This entry is part 7 of 9 in the series: The Sin of Certainty (Enns)
‘God Wants You Dead’, exclaims the title of chapter 7 of Peter Enns’ latest book.
Many of us, says Enns, feel doubt creeping up on us, and then start to feel guilty about it. So we fight it. And then, when we find that the doubt won’t go away, we end up living lives of ‘quiet and wretched desperation’.
But doubt is not the enemy of faith, but only the enemy of certainty. In fact, doubt is the friend of faith, because it takes us away from the security ‘knowing what we believe’ and towards trust. Doubt tears down the walls of our self-made castle, and takes us out into the bracing air of reality. As we leave behind our ideas about God we find God himself.
God wants us to die – to die, that is, to our certaintist theology. We take up our cross (Mt 10:37-39; cf. Gal 2:19f; Col 3:3)) not simply to carry it, but to die on it. And that death means letting go of comfort, control and … certainty. ‘The life of Christian faith is more than agreeing with a set of beliefs about Christ, morality, or how to read the Bible. It means being so intimately connected to Christ that his crucifixion is ours, his death is our death, and his life is our life – which is hardly something we can grasp with our minds. It has to be experienced.’
But God doesn’t leave us dead. He brings us ‘from death to life’ (Rom 6:1-14). Following Jesus means dying and rising right now, in the thick of our daily lives. Doubt signals that this process is under way. Doubt is God’s instrument for transforming us. Doubt may still be painful, but it teaches us to trust. Doubt is ‘divine touch love’.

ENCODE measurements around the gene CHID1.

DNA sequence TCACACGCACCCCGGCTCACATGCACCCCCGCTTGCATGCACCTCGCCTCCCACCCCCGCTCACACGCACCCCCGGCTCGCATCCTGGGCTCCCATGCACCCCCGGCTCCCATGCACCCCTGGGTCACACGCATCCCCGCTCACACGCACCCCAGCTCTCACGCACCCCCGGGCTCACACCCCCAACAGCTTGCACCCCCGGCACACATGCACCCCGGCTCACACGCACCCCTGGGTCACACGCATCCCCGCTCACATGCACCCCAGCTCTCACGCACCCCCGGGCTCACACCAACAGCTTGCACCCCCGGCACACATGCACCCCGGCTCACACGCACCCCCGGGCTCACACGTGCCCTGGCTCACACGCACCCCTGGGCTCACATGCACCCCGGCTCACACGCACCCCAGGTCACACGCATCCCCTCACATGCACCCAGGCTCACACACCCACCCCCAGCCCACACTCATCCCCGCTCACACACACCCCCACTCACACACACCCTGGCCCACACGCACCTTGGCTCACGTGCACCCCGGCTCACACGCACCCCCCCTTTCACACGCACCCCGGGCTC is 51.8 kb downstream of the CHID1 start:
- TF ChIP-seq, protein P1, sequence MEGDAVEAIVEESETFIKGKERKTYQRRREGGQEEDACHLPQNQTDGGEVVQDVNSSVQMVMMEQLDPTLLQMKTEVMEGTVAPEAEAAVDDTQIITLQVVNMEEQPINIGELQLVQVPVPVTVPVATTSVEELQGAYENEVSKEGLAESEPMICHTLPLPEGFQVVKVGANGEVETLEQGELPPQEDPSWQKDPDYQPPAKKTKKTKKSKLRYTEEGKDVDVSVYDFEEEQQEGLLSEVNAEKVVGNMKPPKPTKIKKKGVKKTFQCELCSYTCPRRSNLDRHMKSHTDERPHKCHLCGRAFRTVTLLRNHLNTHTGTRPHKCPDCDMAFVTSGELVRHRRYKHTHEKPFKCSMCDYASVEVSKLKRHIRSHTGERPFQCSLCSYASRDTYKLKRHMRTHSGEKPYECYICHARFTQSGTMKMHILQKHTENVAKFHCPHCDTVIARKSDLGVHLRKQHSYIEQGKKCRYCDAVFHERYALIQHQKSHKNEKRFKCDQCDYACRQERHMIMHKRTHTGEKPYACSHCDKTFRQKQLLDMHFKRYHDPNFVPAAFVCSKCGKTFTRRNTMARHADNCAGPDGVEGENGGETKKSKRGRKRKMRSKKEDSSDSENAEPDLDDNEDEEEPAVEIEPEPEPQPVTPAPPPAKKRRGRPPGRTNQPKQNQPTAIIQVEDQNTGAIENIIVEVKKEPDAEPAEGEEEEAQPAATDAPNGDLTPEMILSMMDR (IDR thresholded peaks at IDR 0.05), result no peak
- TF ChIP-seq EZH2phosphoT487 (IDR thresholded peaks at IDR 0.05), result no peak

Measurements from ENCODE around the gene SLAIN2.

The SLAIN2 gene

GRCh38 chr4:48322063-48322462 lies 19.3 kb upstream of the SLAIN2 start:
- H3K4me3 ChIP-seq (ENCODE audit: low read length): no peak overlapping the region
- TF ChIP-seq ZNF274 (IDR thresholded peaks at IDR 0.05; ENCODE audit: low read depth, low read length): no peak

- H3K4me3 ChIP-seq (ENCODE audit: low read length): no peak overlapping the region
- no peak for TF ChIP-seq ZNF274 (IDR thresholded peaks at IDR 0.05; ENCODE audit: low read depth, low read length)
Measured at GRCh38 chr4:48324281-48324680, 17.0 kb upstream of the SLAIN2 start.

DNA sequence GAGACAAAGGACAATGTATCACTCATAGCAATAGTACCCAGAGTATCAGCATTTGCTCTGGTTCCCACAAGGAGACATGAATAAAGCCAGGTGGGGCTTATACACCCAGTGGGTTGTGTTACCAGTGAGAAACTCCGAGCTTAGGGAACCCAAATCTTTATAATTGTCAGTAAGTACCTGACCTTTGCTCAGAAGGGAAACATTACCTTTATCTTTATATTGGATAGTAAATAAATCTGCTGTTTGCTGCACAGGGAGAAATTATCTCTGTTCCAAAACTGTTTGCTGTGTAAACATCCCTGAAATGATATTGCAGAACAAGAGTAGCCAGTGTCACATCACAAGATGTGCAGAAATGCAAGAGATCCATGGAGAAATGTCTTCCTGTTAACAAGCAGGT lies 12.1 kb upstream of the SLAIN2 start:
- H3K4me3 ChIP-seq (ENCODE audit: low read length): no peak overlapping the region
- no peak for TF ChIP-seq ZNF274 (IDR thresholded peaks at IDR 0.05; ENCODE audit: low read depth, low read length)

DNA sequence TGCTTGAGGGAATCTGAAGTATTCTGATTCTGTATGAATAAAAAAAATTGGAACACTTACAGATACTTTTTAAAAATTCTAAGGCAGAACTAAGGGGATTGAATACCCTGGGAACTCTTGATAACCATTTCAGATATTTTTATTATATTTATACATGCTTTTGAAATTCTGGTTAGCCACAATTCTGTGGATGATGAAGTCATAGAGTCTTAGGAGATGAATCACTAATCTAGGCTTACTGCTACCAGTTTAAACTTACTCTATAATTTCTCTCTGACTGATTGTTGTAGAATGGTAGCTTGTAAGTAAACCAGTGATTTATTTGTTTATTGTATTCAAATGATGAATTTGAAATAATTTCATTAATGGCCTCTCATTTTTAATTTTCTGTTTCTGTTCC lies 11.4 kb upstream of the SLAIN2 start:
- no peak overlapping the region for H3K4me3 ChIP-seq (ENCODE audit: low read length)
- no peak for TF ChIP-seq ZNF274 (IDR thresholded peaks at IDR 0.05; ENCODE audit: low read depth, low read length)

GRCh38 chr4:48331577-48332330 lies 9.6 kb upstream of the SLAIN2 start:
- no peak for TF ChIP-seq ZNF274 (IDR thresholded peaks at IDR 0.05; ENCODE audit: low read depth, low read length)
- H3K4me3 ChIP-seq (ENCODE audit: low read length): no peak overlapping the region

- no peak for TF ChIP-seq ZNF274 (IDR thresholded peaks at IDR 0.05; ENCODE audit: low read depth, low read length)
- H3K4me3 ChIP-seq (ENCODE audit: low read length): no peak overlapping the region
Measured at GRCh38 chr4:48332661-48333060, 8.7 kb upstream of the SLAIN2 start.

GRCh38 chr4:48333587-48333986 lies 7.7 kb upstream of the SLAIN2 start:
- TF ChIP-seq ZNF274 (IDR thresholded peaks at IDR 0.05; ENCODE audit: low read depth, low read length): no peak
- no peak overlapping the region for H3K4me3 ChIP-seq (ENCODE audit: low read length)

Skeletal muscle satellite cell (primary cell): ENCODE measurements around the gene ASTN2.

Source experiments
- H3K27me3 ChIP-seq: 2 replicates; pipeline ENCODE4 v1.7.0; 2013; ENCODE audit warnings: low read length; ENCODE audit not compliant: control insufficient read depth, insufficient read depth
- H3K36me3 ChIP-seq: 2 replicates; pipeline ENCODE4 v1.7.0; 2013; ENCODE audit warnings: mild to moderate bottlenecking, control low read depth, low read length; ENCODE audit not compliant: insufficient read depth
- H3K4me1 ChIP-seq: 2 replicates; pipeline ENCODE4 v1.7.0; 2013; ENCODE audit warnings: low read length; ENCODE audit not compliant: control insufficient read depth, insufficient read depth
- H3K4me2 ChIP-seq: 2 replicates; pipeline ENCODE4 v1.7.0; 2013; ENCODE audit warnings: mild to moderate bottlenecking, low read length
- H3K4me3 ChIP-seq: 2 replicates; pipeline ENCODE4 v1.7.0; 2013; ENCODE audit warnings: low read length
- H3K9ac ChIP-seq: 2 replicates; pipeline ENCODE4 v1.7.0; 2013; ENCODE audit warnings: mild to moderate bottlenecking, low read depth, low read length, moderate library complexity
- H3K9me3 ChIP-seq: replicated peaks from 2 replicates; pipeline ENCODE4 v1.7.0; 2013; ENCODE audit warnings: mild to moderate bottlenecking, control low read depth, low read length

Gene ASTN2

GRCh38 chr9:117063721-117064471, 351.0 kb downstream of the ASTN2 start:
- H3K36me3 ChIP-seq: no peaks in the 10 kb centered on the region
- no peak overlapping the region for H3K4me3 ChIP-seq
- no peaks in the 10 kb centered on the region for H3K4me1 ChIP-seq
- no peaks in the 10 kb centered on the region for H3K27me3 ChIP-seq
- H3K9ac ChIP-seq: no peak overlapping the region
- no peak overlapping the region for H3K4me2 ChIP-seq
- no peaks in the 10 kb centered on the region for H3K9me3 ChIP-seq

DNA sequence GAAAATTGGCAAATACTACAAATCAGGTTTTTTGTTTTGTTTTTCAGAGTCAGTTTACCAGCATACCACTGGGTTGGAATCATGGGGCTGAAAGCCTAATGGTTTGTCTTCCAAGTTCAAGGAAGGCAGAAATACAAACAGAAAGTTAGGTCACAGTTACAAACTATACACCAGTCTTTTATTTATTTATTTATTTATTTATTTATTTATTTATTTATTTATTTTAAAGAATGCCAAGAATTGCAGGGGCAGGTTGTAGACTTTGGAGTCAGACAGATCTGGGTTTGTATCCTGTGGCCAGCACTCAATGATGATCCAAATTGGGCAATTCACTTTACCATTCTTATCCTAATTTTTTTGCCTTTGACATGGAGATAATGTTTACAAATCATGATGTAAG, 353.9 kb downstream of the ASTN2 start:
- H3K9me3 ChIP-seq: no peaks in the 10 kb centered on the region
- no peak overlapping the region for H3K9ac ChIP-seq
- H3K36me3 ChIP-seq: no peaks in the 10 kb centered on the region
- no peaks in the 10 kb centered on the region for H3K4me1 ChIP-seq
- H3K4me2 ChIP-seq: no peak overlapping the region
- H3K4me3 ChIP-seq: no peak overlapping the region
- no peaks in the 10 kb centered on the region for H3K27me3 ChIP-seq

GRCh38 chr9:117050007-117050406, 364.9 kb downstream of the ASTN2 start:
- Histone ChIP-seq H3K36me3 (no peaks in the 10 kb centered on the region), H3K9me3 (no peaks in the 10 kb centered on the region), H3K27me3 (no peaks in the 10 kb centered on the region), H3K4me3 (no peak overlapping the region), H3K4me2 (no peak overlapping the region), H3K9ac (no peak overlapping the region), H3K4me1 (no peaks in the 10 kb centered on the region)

The value of the dark places of the Bible is that they connect us with the dark places of our souls. They tell us to stopping faking ‘spiritual victory’, and start being honest with ourselves, others and God. Didn’t Jesus himself experience divine abandonment (Mt 27:46)? The ‘dark night of the soul’ of mystics such as St John of the Cross and Teresa of Avila can be painfully unrelenting – and is probably more common amongst Christians today than many of us would care to admit. But, once again, the experience teaches us to trust God anyway. Trapped in a chasm of utter darkness, we finally lose our need for clarity and control, and learn to trust God. Control, after all, is an illusion anyway. We need to let it go, and ask God to help us to die, help us to trust.
Take a lesson from Mother Teresa, whose own dark night lasted from 1948 until near the time of her death in 1997. But she trusted God anyway, and perhaps her dark night actually fuelled his life’s work. Faith without doubt is mere religion, something that takes its place in our lives alongside our jobs and our hobbies.
Oh dear. If only Peter Enns had sometimes used the word ‘sometimes’! If only he had said that sometimes Christians come into times of chronic doubt, and that even at those times God can teach them vital truths about following him. And if only he hadn’t tried so hard to recruit the teaching of our Lord and others about self-denial and tried to bring into harmony with his celebration of chronic intellectual uncertainty. If only he had said that real faith is more than right beliefs, instead of trying to persuade us that real faith is other than right beliefs.